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Jo Walton – Farthing

June 7, 2017

32. Farthing by Jo Walton (2006)
Small Change, Book 1

Read By: John Keating and Bianca Amato
Length: 9h 46min (320 pages)

Genre: Alternate History, Mystery

Started: 03 July 2016
Finished: 08 July 2016

Where did it come from? Audible.
Why do I have it? I *think* I heard about this from Ana, although it might have been Clare or Jenny or Memory. Plus I’d enjoyed Jo Walton’s other books that I’d read, and then this was Audible’s Deal of the Day.
How long has it been on my TBR pile? Since 10 May 2016.

Lucy’s parents don’t
like her husband, but would they
frame him for murder?

Summary: Lucy Kahn and her husband David were surprised to be invited to her parents’ country estate for a summer retreat in 1949: Her parents are party of the elite “Farthing set,” a party of upper-class British politicians, and they’ve never approved of her marriage to David, who is a Jew. They do their best to blend in, Lucy slipping more or less easily back into the wealth and priviledge with which she grew up… until on the first night of the party, one of the Farthing Set’s most prominent men is murdered. It immediately becomes clear that David intended to be framed for the murder, as the scene involved several elements that indicated that a Jewish conspiracy was involved. Now it’s up to Lucy, and to Inspector Carmichael from Scotland Yard, to prove that David is innocent, or else the political and social consequences could be devastating… because while the 1949 England of Farthing is largely the same as the 1949 England we’re familiar with, the small change is that the Allies did not in fact win World War II, and the members of the Farthing Set were responsible for brokering peace with Herr Hitler.

Review: This book made me intensely uncomfortable, but uncomfortable in the best way possible. Everything about this book is sharp – the writing, the mystery, the pacing, and most of all the social commentary. So sharp that it manages to cut to the bone before you’re even aware of what’s happened. It starts out like a more-or-less standard murder mystery, where you’re thinking “okay, Lucy’s parents are a little bit racist, but that probably wasn’t unusual for upper-class Brits at the time,” and then gradually you start to accumulate hints that something’s gone wrong, something’s not quite right about this world and about these people, as Walton keeps filling in little details about how the world got to be the way it is. This subtle wrongness is accentuated with a horrifying (but equally slowly building) sense of just how close this world is to our world. How easy it is to slide from “normal” prejudice into outright fascism, and how few people would actually stand to oppose it, if they recognized what was happening at all. It’s incisive social commentary, masterfully handled so that it’s never spelled out (and thus never runs the risk of getting preachy), and trusts the reader enough to understand the point and draw the parallels on their own.

I do wonder how this book would have read when it first came out a decade ago. Reading it last summer, it was, as I said, equal parts horrifying and cutting and fascinating, and certainly relevant. But as much as I enjoyed it (maybe not the right word, it’s too uncomfortable-making to really be “enjoyed”), after the U.S. Presidential election in November, I couldn’t bring myself to listen to the next books in the series… it seems like we are now even closer to the world of Farthing, and it had gone from uncomfortable to anxiety-inducing just how thin the veil that separates us from them had now become. I’m working myself back up to it, though, because this really was an excellent book, in spite of (or in addition to?) how sharply it cuts. The characters are interesting and compelling and sympathetic (Lucy, David, and the inspector, at any rate), the mystery is well constructed, and it’s easy to read and incredibly easy to get absorbed in; I tore through the audiobook in only a few days, needing to find out what happened next. I did have a bit of a problem keeping some of the names of some of the secondary character straight (one that probably would have been alleviated if I’d read the paper version rather than the audiobook, so it would be easier to flip back and check.) I also think there’s probably some subtleties regarding British politics and their parliamentary system that went over my head, that might have made things even more complex. But even so, this book was an incredible read, and one that sticks with you, haunts you, long after you’ve read it. And even when you might want to just dismiss it as just speculative fiction, alternative history, fantasy, there’s always that lingering doubt that it’s not… not quite. 4.5 out of 5 stars.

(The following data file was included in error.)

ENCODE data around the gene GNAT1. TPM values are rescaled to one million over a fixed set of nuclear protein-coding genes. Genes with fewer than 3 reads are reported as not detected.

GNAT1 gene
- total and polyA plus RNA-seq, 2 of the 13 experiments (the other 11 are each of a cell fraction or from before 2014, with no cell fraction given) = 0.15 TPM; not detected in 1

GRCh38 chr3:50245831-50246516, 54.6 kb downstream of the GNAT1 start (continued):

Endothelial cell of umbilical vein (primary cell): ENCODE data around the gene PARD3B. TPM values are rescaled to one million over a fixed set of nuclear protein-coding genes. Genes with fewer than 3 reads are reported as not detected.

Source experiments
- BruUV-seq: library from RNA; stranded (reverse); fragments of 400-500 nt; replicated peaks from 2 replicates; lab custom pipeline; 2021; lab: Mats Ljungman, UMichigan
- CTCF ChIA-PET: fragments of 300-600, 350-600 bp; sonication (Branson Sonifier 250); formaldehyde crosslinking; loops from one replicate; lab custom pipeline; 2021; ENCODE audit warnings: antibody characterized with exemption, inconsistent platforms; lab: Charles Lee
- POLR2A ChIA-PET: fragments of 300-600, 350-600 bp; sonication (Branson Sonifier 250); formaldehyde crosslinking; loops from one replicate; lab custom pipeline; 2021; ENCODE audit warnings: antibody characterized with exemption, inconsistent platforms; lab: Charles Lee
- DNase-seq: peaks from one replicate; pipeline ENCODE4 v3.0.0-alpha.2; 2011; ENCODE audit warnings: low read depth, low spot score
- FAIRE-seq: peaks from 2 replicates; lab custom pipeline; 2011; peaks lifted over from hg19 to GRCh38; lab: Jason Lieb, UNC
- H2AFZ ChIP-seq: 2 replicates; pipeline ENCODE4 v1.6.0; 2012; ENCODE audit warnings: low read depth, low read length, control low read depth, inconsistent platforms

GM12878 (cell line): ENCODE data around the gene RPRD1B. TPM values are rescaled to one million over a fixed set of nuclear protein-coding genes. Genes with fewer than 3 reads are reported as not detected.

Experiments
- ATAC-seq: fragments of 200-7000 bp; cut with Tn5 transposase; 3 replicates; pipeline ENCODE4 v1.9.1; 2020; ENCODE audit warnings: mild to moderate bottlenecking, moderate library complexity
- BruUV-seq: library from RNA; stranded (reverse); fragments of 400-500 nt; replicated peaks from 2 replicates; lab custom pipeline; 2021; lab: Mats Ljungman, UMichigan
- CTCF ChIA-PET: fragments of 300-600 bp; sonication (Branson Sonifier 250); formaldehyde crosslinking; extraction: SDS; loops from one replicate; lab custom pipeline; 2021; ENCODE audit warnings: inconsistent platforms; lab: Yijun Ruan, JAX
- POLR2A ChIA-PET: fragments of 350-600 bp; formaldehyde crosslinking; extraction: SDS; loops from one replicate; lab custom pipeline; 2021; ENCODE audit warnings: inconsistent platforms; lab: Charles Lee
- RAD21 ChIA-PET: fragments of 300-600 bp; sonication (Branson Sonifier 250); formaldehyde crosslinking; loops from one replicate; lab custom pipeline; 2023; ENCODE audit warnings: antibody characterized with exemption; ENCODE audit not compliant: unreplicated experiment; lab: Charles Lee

Recommendation: It’s not a light read, especially not in the current political climate, but it is an excellent and compelling one. If you don’t need your reading to be too escapist, I highly recommend it.

This Review on LibraryThing | This Book on LibraryThing | This Book on Amazon

Other Reviews: I linked to a few above, but there’s always more at the Book Blogs Search Engine.
Have you reviewed this book? Leave a comment with the link and I’ll add it in.

First Line: It started when David came in from the lawn absolutely furious.

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One Comment leave one →
  1. buriedinprint permalink
    June 13, 2017 12:01 pm

    How interesting that it feels too close to the bone these days. I can see how that would be the case and wonder how prescient Jo Walton was back then, or whether this is just a matter of history repeating….

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